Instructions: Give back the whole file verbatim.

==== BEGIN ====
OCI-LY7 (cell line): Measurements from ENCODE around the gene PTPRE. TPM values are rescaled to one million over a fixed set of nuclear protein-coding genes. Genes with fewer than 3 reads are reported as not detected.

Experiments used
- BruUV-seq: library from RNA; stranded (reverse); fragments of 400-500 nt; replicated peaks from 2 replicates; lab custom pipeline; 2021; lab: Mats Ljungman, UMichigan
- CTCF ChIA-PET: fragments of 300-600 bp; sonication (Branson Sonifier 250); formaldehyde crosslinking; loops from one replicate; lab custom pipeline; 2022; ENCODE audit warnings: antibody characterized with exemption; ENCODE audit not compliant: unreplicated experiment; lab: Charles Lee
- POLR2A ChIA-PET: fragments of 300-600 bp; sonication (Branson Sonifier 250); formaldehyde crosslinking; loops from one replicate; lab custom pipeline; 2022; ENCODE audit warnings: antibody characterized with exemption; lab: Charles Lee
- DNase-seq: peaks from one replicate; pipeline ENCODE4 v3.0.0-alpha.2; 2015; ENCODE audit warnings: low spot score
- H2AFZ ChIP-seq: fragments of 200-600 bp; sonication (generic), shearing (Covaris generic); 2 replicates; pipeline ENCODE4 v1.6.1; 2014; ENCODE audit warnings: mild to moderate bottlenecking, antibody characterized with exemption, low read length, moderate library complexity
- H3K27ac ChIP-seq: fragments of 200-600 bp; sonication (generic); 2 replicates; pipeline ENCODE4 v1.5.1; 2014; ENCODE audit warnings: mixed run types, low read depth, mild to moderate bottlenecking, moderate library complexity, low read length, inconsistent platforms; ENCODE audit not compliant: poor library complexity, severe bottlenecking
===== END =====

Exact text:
OCI-LY7 (cell line): Measurements from ENCODE around the gene PTPRE. TPM values are rescaled to one million over a fixed set of nuclear protein-coding genes. Genes with fewer than 3 reads are reported as not detected.

Experiments used
- BruUV-seq: library from RNA; stranded (reverse); fragments of 400-500 nt; replicated peaks from 2 replicates; lab custom pipeline; 2021; lab: Mats Ljungman, UMichigan
- CTCF ChIA-PET: fragments of 300-600 bp; sonication (Branson Sonifier 250); formaldehyde crosslinking; loops from one replicate; lab custom pipeline; 2022; ENCODE audit warnings: antibody characterized with exemption; ENCODE audit not compliant: unreplicated experiment; lab: Charles Lee
- POLR2A ChIA-PET: fragments of 300-600 bp; sonication (Branson Sonifier 250); formaldehyde crosslinking; loops from one replicate; lab custom pipeline; 2022; ENCODE audit warnings: antibody characterized with exemption; lab: Charles Lee
- DNase-seq: peaks from one replicate; pipeline ENCODE4 v3.0.0-alpha.2; 2015; ENCODE audit warnings: low spot score
- H2AFZ ChIP-seq: fragments of 200-600 bp; sonication (generic), shearing (Covaris generic); 2 replicates; pipeline ENCODE4 v1.6.1; 2014; ENCODE audit warnings: mild to moderate bottlenecking, antibody characterized with exemption, low read length, moderate library complexity
- H3K27ac ChIP-seq: fragments of 200-600 bp; sonication (generic); 2 replicates; pipeline ENCODE4 v1.5.1; 2014; ENCODE audit warnings: mixed run types, low read depth, mild to moderate bottlenecking, moderate library complexity, low read length, inconsistent platforms; ENCODE audit not compliant: poor library complexity, severe bottlenecking